No Username.  Additionally, many times I've had a search come up blank and then I'll find the page through someone I know, who is already a fan.  It turns out that  the singer/band has never grabbed their username.  Having a username means that instead of something like "facebook.com/123456789," you will see "facebook.com/yourbandname" instead.  This makes search engines very happy and thus, your page much easier to find.  Note that you must have at least 25 fans to be eligible for a page username, so let all your friends know how to find your page and ask them "like" it, so that you may personalize your username as soon as your fan list reaches 25.  You can go HERE for your username.  If you are a solo musician and already have a Facebook account that is using your personal name, you will need to select a variant for your music page, such as "facebook.com/janedoemusic."

No Activity.  A Facebook page with no activity is almost as bad as no Facebook page at all.  Not only do you need to be posting regularly to keep your fans interested, you need to provide them with rich content that keeps them coming back.  

Not Utilizing Tools/Apps.  There are apps that allow you to customize your band page so that people can listen to your music, view your events, and most importantly--share you with their friends.  I certainly don't know about every possible app that can be used for this, but I'll tell you about the one that I have extensive personal experience with.  ReverbNation has powerful free tools that interface beautifully with Facebook (and Myspace and Twitter).  If you don't already have a ReverbNation account, you can get one HERE.  You'll be able to upload photos, your bio, mp3s, press clips, etc.  They'll walk you through everything.  Once that's done, you can go back to Facebook and utilize the My Band app that allows the two to interface, which you can find HERE.  This will install tabs on your Facebook page that will showcase your photos, music, bio and events.  These automatically update in real-time whenever you update them at ReverbNation, so it's a one-stop way of simplifying what you do.  Additionally, you can use ReverbNation's free widgets to place your music, etc. on your website, MySpace page, and many other places.  It's fabulous.  I also really like their fan mail feature.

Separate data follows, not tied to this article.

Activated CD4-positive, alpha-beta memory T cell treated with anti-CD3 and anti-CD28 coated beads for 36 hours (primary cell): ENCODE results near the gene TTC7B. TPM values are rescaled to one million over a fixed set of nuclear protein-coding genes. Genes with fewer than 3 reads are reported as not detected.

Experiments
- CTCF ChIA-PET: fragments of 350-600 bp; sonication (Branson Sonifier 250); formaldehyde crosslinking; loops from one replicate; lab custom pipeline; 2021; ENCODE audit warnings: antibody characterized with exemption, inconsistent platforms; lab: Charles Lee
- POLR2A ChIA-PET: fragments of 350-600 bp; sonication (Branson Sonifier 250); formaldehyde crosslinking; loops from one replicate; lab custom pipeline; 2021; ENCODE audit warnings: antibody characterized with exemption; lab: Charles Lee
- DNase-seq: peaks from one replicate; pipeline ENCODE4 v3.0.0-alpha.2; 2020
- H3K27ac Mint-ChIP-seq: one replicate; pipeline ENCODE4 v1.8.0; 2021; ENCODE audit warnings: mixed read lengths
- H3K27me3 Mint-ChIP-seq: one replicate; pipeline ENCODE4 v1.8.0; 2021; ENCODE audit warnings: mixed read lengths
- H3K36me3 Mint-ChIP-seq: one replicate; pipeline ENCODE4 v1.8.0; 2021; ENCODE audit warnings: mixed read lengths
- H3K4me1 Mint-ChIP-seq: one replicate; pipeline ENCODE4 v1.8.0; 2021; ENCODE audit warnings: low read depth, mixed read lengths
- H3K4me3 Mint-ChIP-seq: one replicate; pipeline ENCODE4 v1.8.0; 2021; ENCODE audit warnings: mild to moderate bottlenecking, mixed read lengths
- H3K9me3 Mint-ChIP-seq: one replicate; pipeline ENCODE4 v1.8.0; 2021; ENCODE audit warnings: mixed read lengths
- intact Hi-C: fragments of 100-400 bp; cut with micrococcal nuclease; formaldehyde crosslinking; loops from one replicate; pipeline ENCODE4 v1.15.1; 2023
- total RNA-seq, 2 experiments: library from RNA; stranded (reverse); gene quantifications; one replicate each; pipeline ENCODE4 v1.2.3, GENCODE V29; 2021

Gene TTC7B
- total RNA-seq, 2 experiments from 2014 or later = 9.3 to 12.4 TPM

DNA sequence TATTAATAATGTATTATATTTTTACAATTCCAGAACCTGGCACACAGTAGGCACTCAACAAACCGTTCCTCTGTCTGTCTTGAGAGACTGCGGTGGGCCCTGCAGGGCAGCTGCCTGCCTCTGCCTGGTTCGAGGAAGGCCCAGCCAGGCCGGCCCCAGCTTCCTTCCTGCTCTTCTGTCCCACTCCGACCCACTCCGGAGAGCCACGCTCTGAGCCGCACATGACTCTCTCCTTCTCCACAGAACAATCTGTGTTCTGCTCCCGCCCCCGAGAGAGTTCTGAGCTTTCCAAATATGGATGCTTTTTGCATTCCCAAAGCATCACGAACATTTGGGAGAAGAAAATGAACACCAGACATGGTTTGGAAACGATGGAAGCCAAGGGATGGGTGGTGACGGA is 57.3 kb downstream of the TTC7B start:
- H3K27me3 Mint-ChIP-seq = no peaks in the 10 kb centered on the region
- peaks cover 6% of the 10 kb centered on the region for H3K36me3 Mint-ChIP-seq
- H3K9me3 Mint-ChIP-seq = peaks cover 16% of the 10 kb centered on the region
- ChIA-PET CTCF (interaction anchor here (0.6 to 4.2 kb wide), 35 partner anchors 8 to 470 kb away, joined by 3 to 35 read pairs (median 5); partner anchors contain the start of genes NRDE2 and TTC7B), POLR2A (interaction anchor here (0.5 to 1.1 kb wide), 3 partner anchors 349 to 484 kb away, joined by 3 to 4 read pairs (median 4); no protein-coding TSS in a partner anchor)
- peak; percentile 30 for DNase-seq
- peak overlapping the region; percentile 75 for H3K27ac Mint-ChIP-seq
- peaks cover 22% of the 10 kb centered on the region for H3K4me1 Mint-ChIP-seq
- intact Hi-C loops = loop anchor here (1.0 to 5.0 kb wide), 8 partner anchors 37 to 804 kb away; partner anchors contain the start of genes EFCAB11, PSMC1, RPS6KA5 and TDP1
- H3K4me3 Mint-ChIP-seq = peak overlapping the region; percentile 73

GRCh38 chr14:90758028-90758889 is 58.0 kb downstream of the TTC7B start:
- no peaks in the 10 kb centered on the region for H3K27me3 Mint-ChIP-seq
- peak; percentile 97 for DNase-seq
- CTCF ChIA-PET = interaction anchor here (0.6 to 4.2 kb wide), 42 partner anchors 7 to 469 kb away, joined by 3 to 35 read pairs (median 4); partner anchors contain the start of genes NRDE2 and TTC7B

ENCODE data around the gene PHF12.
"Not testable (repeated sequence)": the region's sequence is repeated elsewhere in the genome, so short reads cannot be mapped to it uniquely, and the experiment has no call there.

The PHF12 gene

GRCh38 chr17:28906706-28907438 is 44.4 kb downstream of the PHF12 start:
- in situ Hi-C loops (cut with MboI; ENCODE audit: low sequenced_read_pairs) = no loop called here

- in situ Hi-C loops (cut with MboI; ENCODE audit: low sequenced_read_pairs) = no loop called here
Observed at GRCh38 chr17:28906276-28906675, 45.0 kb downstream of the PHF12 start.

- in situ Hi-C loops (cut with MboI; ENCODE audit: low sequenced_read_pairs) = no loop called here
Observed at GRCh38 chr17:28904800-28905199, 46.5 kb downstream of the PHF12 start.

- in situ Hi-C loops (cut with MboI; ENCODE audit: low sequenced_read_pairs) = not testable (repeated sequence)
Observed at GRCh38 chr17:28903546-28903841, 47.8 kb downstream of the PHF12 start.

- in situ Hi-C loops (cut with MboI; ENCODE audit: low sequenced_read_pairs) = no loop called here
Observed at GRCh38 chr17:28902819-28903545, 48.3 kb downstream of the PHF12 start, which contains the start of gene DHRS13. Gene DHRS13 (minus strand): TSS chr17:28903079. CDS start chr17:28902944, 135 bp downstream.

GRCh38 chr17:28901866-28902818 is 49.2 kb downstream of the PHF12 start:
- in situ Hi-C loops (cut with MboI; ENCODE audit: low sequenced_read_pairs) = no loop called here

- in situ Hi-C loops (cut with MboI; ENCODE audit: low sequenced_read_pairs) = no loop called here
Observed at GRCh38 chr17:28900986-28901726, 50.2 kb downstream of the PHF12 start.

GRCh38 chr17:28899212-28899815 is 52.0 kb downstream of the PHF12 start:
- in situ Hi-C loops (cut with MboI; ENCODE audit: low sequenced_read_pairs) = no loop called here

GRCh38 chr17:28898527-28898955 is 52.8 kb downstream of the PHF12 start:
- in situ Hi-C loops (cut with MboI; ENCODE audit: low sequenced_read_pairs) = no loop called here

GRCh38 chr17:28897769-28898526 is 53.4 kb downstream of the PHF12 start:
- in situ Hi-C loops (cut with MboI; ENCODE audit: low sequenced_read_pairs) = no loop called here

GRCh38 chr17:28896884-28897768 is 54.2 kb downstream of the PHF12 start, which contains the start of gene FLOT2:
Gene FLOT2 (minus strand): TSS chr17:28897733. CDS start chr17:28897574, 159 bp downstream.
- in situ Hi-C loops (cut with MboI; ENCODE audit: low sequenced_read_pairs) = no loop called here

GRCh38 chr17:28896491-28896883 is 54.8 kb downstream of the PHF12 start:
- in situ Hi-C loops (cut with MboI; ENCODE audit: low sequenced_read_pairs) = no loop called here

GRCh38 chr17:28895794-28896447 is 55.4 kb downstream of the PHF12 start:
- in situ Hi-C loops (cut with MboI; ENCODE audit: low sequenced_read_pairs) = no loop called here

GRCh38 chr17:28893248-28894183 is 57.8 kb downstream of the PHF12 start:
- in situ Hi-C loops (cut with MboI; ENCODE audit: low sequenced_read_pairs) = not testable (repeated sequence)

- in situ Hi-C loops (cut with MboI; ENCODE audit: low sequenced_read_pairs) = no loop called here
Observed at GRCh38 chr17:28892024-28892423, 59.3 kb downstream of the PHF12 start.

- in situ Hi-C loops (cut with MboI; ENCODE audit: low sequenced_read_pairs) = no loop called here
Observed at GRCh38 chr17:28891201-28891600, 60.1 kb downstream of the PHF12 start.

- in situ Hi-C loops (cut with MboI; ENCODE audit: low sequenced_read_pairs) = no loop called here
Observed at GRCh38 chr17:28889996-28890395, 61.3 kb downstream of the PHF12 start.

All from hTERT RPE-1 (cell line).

Unprofessional Behavior: Avoid Foot-in-Mouth Disease.  The worst thing you can do with your official Facebook page is to "show your arse" in public.  If you really want to look professional, you do not want to be a) talking about your sex life, b) badmouthing associates, c) using profanity, d) discussing messy politics.  Limit that stuff to your personal page, and--for God's sake!--keep the personal page as private as you can, if you do indulge in those types of posts.  The last thing a serious musician wants to do is to alienate potential business, or the parents of potential business.  Now, that's not to say that you can't promote something benign such as "Support our Benefit to Shave the Whales," but stay away from blanket statements, such as "All (insert your hated group here) suck, and if you are a (insert your hated group here), you are stupid!"  I think it pays to keep it polite; bands have crippled their careers by speaking before thinking, and this is particularly easy to do online (Twitter may provide one of the scariest opportunities to self-destruct, ever, because it is so easy to wing off a remark without thinking the consequences through).  If you need a place to vent about politics, etc., do it from a separate, designated blog or online journal...it doesn't need to be on your Facebook page.  Same goes for sharing links to items completely unrelated to music.  Those should remain on the personal page so that you can keep your fans focused on the point: your music.

So, there you go...a few indie career tips with regards to Facebook.  As always, I encourage your feedback, and I thank you for reading.

*Damn The Radio is a new feature that I am researching.  It is designed to interface with Facebook, allowing customization that includes uploading banners and other promotional tools.  The setup process is very time-consuming, so I haven't used it yet; when I do, I'll report back on its pros and cons.  If any of my readers has experience with DTR, I'd love to know about it.

Friday, April 1, 2011

How to burn your bridges in a very vivid way.

Oh, my goodness...I am picking my bruised jaw up off of the floor, after reading the contents of the link that I am about to share with you.  Big Al is a reviewer of independently published books; you can see by perusing his blog that he is very supportive of self-published works and has, at the very least, a decent following.  His polite, yet honest review of The Greek Seaman, by Jacqueline Howett, was met with an astounding chain of increasingly hostile responses from said author.  As we all know, the internet is forever, and this shocking display of poor manners has now gone viral.  This truly is a stark example to self-published authors everywhere of what not to do if your book receives a less-than-stellar review.  Let it be a lesson to us all.